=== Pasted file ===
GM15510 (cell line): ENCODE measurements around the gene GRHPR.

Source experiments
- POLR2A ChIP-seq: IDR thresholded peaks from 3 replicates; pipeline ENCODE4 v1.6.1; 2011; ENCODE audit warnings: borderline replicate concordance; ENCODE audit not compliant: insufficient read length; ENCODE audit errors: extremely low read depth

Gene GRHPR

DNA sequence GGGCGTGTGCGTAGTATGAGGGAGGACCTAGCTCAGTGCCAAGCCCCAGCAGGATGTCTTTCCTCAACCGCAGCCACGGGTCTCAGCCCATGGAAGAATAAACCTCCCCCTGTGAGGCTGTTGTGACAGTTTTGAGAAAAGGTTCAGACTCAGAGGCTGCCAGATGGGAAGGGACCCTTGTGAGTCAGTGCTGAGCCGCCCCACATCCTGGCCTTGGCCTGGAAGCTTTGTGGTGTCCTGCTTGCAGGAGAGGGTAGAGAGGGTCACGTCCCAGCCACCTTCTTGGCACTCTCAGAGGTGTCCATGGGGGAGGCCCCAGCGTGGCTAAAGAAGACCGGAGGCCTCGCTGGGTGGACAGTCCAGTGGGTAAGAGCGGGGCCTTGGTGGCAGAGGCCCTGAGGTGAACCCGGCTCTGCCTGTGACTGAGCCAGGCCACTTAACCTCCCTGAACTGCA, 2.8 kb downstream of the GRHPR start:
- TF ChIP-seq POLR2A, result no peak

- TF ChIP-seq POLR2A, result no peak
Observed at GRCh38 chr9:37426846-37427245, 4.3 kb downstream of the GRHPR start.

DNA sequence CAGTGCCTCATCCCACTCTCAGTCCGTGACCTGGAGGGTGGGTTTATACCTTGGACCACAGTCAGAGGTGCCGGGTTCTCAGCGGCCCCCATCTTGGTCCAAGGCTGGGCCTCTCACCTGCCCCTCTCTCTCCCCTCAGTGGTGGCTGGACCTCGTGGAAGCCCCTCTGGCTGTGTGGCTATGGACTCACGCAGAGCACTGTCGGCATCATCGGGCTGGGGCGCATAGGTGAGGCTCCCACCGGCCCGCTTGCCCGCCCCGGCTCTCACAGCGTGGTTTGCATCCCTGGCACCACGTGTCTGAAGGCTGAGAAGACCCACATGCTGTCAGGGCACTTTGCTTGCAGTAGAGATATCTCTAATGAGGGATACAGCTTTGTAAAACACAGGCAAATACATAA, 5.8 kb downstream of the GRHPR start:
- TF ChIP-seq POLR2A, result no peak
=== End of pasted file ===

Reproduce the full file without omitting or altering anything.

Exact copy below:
GM15510 (cell line): ENCODE measurements around the gene GRHPR.

Source experiments
- POLR2A ChIP-seq: IDR thresholded peaks from 3 replicates; pipeline ENCODE4 v1.6.1; 2011; ENCODE audit warnings: borderline replicate concordance; ENCODE audit not compliant: insufficient read length; ENCODE audit errors: extremely low read depth

Gene GRHPR

DNA sequence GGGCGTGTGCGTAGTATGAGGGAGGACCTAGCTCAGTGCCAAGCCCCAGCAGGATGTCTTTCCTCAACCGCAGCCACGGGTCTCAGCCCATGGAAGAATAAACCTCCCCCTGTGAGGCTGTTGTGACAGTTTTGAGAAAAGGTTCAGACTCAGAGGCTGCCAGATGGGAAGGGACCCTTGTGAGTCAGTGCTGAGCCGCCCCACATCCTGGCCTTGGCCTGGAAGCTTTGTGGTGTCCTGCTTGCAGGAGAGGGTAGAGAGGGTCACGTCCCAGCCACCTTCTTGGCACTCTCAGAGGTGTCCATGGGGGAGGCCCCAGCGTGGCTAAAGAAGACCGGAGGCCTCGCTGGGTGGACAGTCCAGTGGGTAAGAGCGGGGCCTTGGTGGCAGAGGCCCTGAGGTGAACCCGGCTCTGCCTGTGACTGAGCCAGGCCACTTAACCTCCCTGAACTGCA, 2.8 kb downstream of the GRHPR start:
- TF ChIP-seq POLR2A, result no peak

- TF ChIP-seq POLR2A, result no peak
Observed at GRCh38 chr9:37426846-37427245, 4.3 kb downstream of the GRHPR start.

DNA sequence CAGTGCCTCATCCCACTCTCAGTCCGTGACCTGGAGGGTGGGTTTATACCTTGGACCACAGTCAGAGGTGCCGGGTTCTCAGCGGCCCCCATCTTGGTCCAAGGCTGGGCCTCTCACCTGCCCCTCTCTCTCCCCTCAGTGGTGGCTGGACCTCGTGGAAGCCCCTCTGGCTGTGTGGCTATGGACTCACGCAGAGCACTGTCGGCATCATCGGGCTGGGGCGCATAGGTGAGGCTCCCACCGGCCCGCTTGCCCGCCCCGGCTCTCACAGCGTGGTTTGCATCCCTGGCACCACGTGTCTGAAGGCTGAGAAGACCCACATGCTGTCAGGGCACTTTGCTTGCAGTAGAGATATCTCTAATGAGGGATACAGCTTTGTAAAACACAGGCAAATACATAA, 5.8 kb downstream of the GRHPR start:
- TF ChIP-seq POLR2A, result no peak